Saturday, June 12, 2010

The Czechoslovakian Cup was also won by Slovan – the final was played between the winners of the Czech and the Slovak Cups. The Czech Cup was won by Slavia (Prague). This is the oldest Czechoslovakian club, found in 1892. The football section was established in 1896. Slavia, along with their arch-rivals Sparta (Prague), were the leading club before the Communists took power. Every country has a football team, which claims martyrdom built on real and imagined persecutions. Slavia is the Czech version – the ‘bourgeois past’ of the club made them a prime target. The club was renamed three times – to Sokol Slavia in 1948, Dynamo Slavia in 1953, and finally Dynamo in 1954. The original name was restored in 1965, when the liberalization leading to the ‘Prague spring’ started. Yet, during the whole period of Communist rule Slavia won only once – the Czech Cup in 1974. A strong evidence of victimization, so 1974 stays as shining example of defying the state.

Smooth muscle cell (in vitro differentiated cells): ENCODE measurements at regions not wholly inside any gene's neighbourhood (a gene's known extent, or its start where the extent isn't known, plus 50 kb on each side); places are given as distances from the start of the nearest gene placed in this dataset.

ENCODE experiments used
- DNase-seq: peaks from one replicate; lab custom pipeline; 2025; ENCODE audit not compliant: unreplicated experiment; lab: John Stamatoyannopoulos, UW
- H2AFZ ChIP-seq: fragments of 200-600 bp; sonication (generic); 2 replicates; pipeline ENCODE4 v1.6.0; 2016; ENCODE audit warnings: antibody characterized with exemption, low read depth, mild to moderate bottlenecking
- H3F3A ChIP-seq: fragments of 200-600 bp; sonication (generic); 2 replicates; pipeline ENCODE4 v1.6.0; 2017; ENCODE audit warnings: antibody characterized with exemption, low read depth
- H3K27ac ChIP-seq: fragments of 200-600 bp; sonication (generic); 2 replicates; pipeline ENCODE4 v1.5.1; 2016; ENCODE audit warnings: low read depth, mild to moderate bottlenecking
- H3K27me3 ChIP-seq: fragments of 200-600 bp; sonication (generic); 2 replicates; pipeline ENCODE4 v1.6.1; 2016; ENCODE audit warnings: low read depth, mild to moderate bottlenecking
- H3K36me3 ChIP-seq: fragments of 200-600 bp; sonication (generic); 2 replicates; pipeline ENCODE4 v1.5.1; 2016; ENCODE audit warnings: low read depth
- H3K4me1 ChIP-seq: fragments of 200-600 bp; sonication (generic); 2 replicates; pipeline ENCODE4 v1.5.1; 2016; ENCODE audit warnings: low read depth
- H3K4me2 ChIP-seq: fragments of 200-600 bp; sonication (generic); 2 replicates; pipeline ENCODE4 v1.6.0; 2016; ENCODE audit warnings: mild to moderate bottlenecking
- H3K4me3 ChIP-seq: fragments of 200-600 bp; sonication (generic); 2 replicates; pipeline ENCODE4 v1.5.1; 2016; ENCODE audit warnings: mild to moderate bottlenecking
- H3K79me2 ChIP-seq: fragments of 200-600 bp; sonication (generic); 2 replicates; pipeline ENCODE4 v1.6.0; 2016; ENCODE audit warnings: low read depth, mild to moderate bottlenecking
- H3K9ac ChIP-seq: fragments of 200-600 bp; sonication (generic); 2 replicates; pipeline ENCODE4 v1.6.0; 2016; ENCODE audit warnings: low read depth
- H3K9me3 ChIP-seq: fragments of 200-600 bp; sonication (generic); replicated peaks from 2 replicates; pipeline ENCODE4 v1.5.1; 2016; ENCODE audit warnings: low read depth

Politics are one thing, purely football arguments – quite another. Unlike Slovan, Slavia had only one real star – Frantisek Vesely, plus two local heroes – Zdenek Klimes and Frantisek Zlamal. It was not a squad able to win championship and even reaching the the final for the national cup was more or less just good luck. Slavia was better suited for providing puzzling amusement: at the time 1893 was featured as founding year; now it is 1892. The other thing will come at the end of the 1970s, when Czechoslovakia started exporting players – the strange ‘package’ including very, very old Frantisek Vesely attached to coveted Antonin Panenka. The Czechs made a point that they are for sale together, not separately… but this was in the unforeseen future in 1974.